In presidential nominating contests, the Republican establishment has always won out—from the first Bush, to the tried but tired Dole, to W., then McCain, and most recently Romney, who nonetheless had to labor mightily to emerge from the weakest field of candidates in either party, ever. Really, Rick Santorum? Although casino mogul Sheldon Adelson’s millions of misspent dollars propped him up, Romney, with even greater resources from the party’s long-reigning plutocrats, ground Santorum down over time and along the way dispatched the unthinkable Newt Gingrich. The journey was excruciatingly long for the establishmentarians and cost them more than they ever anticipated. But in the end, they had their way.
And they weren’t wrong. Sure, as the unskewed polls unraveled, Mr. 47 Percent lost—with just 47 percent of the popular vote. It was a fitting end; but any of the other GOP hopefuls, except for the forgotten and mortally moderate Jon Huntsman, would have turned in a far bleaker performance.
In the aftermath, those who traditionally dominate the Republican nominating process realize they are weaker than before and are therefore anxious. So from Karl Rove to the Romney big givers, they swiftly and all but explicitly coalesced around Chris Christie, the New Jersey governor with apparent crossover appeal. Then his prospects crashed into the pylons of the George Washington Bridge; he’s mired in investigations—despite being “cleared” in a self-appointed and self-serving inquiry conducted by a law firm which, during its exertions, donated $10,000 to the Republican Governors Association headed by…Christie. And there may be more to come—as there was in a compelling New Yorker profile by Ryan Lizza, who deconstructed the benign, bipartisan Christie of Hurricane Sandy and revealed a two-faced wheeler-dealer in the smelly interstices of Jersey politics.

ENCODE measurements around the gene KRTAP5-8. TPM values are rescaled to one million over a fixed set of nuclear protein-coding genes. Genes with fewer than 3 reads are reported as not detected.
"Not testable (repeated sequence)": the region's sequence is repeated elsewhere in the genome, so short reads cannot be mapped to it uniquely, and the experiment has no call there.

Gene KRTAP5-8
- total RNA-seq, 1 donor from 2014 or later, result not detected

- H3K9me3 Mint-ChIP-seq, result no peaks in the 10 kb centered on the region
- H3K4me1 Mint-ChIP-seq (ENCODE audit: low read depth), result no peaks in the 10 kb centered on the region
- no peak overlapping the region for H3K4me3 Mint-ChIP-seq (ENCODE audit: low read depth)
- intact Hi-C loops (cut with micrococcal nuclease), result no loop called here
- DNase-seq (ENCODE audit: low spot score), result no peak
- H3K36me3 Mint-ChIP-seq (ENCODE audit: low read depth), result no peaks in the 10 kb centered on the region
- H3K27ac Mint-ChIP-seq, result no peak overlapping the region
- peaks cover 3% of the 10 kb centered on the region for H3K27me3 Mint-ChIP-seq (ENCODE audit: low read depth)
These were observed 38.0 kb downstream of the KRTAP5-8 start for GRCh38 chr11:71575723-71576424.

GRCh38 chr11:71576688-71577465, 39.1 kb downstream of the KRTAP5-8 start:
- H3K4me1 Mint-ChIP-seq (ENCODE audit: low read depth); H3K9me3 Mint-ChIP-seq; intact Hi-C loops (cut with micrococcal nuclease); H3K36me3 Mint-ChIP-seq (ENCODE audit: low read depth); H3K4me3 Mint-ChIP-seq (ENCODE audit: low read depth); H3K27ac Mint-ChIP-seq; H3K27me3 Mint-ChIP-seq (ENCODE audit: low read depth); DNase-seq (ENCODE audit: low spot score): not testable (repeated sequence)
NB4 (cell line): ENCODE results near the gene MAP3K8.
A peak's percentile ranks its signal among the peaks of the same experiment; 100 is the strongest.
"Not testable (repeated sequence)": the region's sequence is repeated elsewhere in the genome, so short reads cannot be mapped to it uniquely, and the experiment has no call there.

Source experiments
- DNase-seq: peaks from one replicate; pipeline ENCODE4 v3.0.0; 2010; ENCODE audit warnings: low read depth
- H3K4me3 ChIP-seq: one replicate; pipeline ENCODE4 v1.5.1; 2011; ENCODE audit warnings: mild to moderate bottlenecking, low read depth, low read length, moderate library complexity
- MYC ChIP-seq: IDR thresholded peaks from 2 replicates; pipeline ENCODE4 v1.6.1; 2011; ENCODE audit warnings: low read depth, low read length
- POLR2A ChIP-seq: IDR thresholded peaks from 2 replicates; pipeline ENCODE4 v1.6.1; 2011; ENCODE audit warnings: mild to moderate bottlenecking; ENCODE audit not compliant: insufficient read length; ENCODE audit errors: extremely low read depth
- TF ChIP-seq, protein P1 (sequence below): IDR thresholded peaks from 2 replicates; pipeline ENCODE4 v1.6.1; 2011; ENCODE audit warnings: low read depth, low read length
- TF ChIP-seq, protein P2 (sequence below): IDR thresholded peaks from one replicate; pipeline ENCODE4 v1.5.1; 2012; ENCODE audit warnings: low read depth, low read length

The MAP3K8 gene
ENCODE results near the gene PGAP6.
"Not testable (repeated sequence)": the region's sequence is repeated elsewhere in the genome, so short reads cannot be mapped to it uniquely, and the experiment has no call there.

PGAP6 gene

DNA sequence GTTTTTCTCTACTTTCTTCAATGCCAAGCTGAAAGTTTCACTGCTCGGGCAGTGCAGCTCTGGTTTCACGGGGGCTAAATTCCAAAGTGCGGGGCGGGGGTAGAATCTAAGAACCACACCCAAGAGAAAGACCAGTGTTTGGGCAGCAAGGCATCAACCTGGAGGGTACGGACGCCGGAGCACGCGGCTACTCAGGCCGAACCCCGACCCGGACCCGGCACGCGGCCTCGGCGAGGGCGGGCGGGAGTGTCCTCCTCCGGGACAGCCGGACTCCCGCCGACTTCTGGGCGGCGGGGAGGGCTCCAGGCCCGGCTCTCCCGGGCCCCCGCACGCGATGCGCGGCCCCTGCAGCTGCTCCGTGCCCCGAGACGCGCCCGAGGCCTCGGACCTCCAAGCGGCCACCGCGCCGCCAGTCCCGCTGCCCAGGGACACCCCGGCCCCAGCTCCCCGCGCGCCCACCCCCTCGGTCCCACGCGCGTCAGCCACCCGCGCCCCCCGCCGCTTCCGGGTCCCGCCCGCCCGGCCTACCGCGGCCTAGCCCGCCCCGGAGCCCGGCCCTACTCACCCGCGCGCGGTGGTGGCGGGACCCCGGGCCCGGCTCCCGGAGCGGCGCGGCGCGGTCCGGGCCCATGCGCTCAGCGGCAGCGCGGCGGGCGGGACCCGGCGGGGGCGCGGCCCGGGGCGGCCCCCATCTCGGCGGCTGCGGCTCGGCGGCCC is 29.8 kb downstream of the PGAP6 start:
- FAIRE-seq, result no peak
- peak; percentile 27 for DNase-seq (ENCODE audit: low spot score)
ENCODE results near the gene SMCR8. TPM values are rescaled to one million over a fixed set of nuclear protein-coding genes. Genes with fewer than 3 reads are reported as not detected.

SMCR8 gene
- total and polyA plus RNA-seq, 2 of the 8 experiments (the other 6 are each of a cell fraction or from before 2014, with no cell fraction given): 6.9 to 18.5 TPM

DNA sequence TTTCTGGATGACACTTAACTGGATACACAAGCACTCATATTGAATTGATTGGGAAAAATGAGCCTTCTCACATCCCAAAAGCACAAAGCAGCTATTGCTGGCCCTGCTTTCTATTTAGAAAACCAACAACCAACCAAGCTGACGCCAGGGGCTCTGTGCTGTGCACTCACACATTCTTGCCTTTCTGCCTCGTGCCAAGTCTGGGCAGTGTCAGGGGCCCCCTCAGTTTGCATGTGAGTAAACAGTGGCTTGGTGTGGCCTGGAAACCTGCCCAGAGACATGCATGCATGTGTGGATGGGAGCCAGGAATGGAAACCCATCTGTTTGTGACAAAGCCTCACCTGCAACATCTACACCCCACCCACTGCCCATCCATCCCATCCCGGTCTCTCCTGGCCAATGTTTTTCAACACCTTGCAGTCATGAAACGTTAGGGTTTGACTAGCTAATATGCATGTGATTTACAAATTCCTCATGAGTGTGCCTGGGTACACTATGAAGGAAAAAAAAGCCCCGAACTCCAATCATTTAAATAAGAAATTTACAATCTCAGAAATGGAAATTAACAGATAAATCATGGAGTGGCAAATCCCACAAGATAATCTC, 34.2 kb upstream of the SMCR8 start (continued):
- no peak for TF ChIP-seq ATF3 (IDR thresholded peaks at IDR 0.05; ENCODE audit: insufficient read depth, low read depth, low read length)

Christie is also proving to be an awkward national candidate. At Adelson’s recent cattle call in Las Vegas, the governor called the West Bank “occupied territories”—accurate enough, but it’s Politics 101, on the first page of the briefing book, to avoid that term with Adelson and his hard-line crowd. Christie cravenly apologized, but the president of the Zionist Organization of America promptly responded: “I don’t believe his apology for one second.”
When things go bad, they generally get worse. And of such stuff as this nominees are not made. Home Depot billionaire Ken Langone avers that he’s “absolutely” sticking with Christie. But more and more, as a Republican consultant told me, the gathering mood across the establishment is that “the big boy is finished”: He may run, but he won’t catch the prize. He handed it in at the toll plaza on the bridge approach. And former New Jersey governor and Christie mentor Tom Kean says that if “he’s just telling a lie to everybody”—about what he knew and when—“then he’s finished. As governor, too.”
For the GOP, all this raises a perennial question from the movie New Jack City: “Who else you got?” Perhaps unbelievably, Romney has left his exiled luxury in La Jolla and “returned to the political stage,” dispensing campaign largesse and his own dubious apparition on Republican hopefuls. But the most he can hope for is modest relevance. As someone who has been involved with him put it privately, “A Romney rerun? I’m afraid he would ride Rafalca, the dancing horse, again”—his wife’s dressage entry in the 2012 London Olympics.
The Republicans already stumping hard in Iowa, New Hampshire, and South Carolina appeal to the Tea Partiers, but they are anything but the establishment’s cup of tea. To one degree or another, they’re firebrands on social issues, from women’s rights to gay rights to immigration reform. They would intensify the alienation of Hispanics and younger voters—and entrench a permanent GOP minority in presidential politics. Each of them has distinctive and debilitating flaws in the eyes of Republican power brokers.
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